Narendra Kumar Singh

The global burden of mental disorders is enumerated by applying four strategies: the prevalence of disorders, their burden as measured in disability-adjusted life years, inequities in the distribution and impact of disorders, and their impact on other health conditions. It is estimated that about 10% of the adult and child population at any given point of time suffer from at least one mental disorder and cases has been increased after Covid-19 pandemic. However, it is also evident that there are large variations in the prevalence of mental disorders between, and within, populations. At present mental disorders such as unipolar depression, bipolar disorder, schizophrenia, epilepsy, alcohol and drug addiction, dementia and Alzheimer’s diseases, anxiety disorders and mental retardation account for over 12% of the global burden of disease. In case of developing countries about 10% of the total burden of disease is ascribable to mental disorders, and this statistic further rises to 11% if self-inflicted injuries are included. All the mental disorders, unipolar depression is the leading neuropsychiatric cause of burden of disease. The burden of mental disorders is highest in young adults (Demyttenaere et al., 2004). The social costs of mental disorders to families and society would be quite high at present. In addition to that, stigma associated with mental disorders is likely to lead to considerable under-reporting of mental disorders in developing world (Rose, 1985).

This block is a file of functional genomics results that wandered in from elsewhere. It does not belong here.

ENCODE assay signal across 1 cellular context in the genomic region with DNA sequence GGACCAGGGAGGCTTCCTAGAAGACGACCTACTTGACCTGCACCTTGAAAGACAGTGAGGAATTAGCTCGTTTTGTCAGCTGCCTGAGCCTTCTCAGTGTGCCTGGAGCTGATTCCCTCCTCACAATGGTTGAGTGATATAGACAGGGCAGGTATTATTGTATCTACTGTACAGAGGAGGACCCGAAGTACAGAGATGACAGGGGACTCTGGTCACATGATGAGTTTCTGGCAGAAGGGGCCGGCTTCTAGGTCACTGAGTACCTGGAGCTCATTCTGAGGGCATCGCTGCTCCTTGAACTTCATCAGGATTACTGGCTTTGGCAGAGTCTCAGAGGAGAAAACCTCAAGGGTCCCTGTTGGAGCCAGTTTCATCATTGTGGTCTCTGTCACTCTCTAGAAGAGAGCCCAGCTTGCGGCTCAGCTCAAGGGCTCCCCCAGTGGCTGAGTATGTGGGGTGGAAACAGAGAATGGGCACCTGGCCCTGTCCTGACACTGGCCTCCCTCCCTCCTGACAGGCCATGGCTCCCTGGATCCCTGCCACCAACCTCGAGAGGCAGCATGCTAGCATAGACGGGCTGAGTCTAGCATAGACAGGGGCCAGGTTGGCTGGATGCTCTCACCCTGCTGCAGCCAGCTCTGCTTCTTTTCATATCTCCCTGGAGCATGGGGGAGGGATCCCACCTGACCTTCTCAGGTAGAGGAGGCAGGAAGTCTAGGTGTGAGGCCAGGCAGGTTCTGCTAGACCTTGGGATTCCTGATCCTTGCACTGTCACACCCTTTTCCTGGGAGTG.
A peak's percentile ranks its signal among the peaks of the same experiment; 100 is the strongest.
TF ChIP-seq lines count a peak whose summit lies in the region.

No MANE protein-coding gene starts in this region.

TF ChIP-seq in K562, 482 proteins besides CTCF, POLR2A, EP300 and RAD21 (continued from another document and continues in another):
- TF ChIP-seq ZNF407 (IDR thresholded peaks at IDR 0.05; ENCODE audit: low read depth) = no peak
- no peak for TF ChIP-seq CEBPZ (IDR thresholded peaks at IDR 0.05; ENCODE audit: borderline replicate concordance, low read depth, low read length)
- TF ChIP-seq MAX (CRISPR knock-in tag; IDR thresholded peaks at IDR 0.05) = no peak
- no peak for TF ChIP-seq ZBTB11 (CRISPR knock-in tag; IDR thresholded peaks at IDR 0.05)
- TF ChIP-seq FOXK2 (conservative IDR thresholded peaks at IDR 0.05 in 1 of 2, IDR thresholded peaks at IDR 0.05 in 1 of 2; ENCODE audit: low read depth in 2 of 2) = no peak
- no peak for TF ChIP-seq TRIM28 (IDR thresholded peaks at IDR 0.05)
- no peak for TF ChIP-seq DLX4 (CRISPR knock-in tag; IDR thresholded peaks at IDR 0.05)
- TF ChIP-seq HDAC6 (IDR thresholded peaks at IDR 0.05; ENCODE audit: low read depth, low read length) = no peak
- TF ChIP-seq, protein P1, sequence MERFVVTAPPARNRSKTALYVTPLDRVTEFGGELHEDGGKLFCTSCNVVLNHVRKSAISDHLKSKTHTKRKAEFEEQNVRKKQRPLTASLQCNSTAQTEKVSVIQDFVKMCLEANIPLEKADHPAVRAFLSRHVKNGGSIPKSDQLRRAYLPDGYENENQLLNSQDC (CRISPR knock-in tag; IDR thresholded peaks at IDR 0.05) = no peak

Covid-19 pandemic outbreak has drastically distorted the lives of millions of people around the world. These ‘unprecedented times’ have resulted in social distance, job insecurity, food insecurity, financial loss, housing insecurity, schools are closed, children are unable to play outside, psychosocial stress and depression leading to severe economic and social crisis. The children, aged, poor people, persons with mental illness, disabilities, other chronic physical illness, and migrants have been badly affected. This unprecedented time occurs for a large number of people, it is a social or health emergency or pandemic consequently the urgent need of involvement of concerned professionals is needed (Cifuentes-Faura, 2020). There are many social factors determining the course & outcome of mental illness and many researchers found that there is a significant between poverty or economic inequality and mental health. Anxiety about financial instability, debt and loans might also have some temporal relationship with the onset of depression symptoms among the people belong to poor families (Reading and Reynolds, 2001). Studies investigating the relationship with social class and mental illness have had varied observations. In subsequent times researchers like Clausen and Kohn (1959) investigated over the relationship between isolation and psychosis and they could not find the definitive relationship between these two. Many studies had been done in past for exploring the fact of high concentration of mentally ill people among economically backward segment of the population. Three notable hypotheses had been proposed by researchers regarding this issue. Firstly, ‘the drift hypothesis’ which suggests that severe mental illness incapacitates the social competence of the affected people let them shift to poorer urban areas and also drift down the social scale. The explanation here is that patients from all classes above that of the lowest stratum (the unskilled and the unemployed) who become mentally ill cannot maintain their class position and they sink to the bottom of society, in class terms. Secondly, the social causation/stress hypothesis claims that social factors such as poverty, low social class, housing, etc. act as stressors on individuals to produce higher rates of mental disorder. Thirdly, the social selection hypothesis has been arguing that individuals developing mental illness as they are predisposed to it and to lower expectations and ambition. The social selection hypothesis speculates that those with poorer psychological adjustment are less likely or less able to rise out of the lower social classes, or they are more likely to become part of the lower social classes as a result of psychological disorders. But regarding the relationship between homelessness and mental illness there are two sets of arguments. After Covid-19 pandemic homelessness might have some relationship with mental illness. Presence of macro socio-economic problems like poverty, unemployment, underemployment, low income, and low consumption of essential commodities can become the precursor of many psychiatric disorders. In post Covid-19 pandemic, most of the studies showed poverty, low educational levels, low income,lack of material possessions, lack of employment, sleep problem, Anxiety, Depression, Suicide, fear and housing difficulties had close relationship with common mental disorders.